In “Called to be Saints” Gorman presents a picture of the body that is decidedly ‘cruciform’ (to borrow his buzz word). The church is a community or an assembly that “meets to worship God. In that context it both hears from God, through prophecy and teaching, and speaks to God in praise, prayer, and hymn-singing . . . [We] encourage and admonish one another . . . [seeking] to discern God’s will [and] display the mind of Christ . . . [Our] coming together is an expression of [our] mutual indwelling with Christ and the Spirit.” [p. 137]
In discussing how believers are to be conformed to the image of the Son, faith, hope, and love play a central role. Gorman rightly notes that both faith and love are verbs, i.e., actions rather than mere trust or emotion. He describes hope as the future tense of faith which admittedly is a definition I have never heard, but an interesting one nonetheless. Of hope he says:
But this hope that Paul has is not merely a wish or a dream. It is confidence grounded in the character and promise of God–God’s faithfulness and integrity. It is a conviction grounded in the reality of what God has done in the past and will therefore do in the future. [p. 160]
This sounds remarkably similar to a definition I gave of faith some months back on this very blog.
“The Glory about to be Revealed” is admittedly my least favorite chapter in the book. In this chapter Gorman discusses Paul’s eschatology and he begins by launching into a polemic (I use the term loosely) against the doctrine of the rapture. The oft-repeated claim is made that the doctrine originated with J. N. Darby which has been disproven many times over although in Gorman’s defense he does offer an alternative in saying that if it wasn’t created by Darby it was “at least first widely disseminated” [p. 170] by him.
I didn’t find his arguments against the doctrine to really be anything more than mere assertions which simply reflect a different reading of Paul than dispensational futurists have. I was also unpersuaded by his interpretation of what Paul meant by his statement that all Israel would be saved. Gorman said:
In my judgment, however, the argument of Romans 9-11 as a whole, where Paul discusses this at length, suggests that all Jews will be saved by virtue of God’s promise and their acknowledgment of Jesus as Messiah and Lord at his parousia, thus finally accepting him as the fulfillment of that divine promise. [p. 173]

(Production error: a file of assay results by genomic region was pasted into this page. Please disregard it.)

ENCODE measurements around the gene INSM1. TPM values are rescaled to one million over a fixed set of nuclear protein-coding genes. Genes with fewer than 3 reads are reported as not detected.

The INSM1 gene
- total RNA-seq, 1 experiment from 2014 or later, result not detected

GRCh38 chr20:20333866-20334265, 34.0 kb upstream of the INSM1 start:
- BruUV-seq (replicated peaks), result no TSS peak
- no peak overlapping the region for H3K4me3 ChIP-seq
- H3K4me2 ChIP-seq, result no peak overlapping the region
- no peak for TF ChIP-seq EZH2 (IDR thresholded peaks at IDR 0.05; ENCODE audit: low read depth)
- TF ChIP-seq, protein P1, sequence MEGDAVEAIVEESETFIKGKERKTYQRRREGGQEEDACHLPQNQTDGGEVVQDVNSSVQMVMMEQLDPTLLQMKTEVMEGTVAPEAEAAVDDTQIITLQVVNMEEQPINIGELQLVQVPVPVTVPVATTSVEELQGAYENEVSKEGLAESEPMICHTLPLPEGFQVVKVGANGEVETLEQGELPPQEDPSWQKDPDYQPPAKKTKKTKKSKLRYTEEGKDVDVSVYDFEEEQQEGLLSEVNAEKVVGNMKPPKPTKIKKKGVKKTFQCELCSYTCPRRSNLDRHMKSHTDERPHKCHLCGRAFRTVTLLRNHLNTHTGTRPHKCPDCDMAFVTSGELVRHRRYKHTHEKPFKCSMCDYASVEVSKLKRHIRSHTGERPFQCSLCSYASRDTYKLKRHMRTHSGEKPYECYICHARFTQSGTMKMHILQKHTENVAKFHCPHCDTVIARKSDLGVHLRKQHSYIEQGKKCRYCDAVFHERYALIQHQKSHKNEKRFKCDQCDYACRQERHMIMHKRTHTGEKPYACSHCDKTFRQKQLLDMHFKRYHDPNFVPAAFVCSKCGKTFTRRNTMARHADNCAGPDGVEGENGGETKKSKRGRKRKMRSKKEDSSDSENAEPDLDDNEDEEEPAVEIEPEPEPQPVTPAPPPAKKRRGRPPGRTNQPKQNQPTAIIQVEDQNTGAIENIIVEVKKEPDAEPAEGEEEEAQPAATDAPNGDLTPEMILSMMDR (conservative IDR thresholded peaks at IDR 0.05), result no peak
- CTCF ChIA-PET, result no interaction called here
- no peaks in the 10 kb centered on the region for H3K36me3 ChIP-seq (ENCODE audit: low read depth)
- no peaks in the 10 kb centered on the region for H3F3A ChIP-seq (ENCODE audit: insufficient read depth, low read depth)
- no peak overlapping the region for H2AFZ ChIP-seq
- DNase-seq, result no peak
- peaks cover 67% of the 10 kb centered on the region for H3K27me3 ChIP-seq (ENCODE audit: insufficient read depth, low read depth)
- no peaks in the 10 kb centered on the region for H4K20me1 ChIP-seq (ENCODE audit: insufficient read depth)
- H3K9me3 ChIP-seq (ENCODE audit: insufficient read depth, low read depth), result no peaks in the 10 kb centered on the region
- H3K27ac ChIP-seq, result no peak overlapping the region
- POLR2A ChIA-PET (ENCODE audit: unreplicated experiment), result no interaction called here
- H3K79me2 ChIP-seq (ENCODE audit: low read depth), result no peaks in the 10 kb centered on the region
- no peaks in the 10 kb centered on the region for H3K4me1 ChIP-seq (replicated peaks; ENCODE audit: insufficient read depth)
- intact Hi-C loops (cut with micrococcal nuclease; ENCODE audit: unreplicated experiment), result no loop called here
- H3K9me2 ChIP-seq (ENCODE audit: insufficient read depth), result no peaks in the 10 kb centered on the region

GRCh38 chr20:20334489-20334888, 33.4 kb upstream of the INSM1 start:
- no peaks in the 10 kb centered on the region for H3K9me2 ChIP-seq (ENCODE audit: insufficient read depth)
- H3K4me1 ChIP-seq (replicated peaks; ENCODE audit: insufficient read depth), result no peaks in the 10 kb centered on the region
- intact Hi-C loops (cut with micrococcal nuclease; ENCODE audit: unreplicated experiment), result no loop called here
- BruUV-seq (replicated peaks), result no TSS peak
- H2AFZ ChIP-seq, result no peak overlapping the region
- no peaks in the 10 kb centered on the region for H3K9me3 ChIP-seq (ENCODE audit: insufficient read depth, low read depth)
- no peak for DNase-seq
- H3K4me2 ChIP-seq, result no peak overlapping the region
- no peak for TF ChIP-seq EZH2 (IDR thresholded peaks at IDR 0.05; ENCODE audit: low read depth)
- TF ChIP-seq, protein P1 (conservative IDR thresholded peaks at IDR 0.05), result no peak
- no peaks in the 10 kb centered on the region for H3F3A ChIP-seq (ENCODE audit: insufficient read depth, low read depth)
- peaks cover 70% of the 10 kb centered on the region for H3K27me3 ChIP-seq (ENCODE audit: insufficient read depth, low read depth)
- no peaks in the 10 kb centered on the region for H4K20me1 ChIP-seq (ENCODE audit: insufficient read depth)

I think it much easier to simply read Paul as employing a common use of hyperbole. When Jewish writers speak of God multiplying Abraham’s descendants as the ‘stars of the heaven’ and as the ‘sand which is upon the seashore’ (Gen. 22:17) or when they speak of ‘all the earth’ seeking Solomon’s wisdom (1Ki. 10:24) we don’t take these things literally. I see no reason to do so with Paul either concerning ‘all Israel’ being saved.
In the end I’m comfortable with a disagreement on Paul’s eschatology because I see it as the least important aspect of all of Paul’s thought. This chapter while disappointing to me personally doesn’t take away from the overall allure of the book.
The final chapter summarizes everything that came before it answering the question, “Why Paul?” He ends the book on a positive note with a word about joy. He says:
And, yes, Paul regularly suffered for participating in God’s mission and Christ’s cross. But in spite of this all-consuming passion and its consequences–or perhaps because of it–Paul was someone whose participation in God’s new creation was an experience of joy now (Gal 5:22; Philippians), and he was someone whose anticipation of future indescribable joy and glory kept him going (Rom 5:2; 1 Cor 2:9). [p. 188]
All in all this is an excellent book. It will certainly wet the appetite of anyone who wants to dig deeper into the world that is Paul’s. This book is designed for study and reflection offering 2-4 questions for reflection at the end of each chapter. It is this feature that in my opinion makes this the perfect introductory text book for any class on the apostle Paul.
After reading this work students will be eager to jump into something much bigger (but not necessarily more substantial) such as James D.G. Dunn’s The Theology of Paul the Apostle or Gordon D. Fee’s Pauline Christology. But if nothing else, Gorman has succeeded in taking us through a journey of Paul’s thought and helping us to see the grand narrative that exists throughout all of scripture. I highly recommend this book to one and all. I give it 5 stars without the slightest reservation.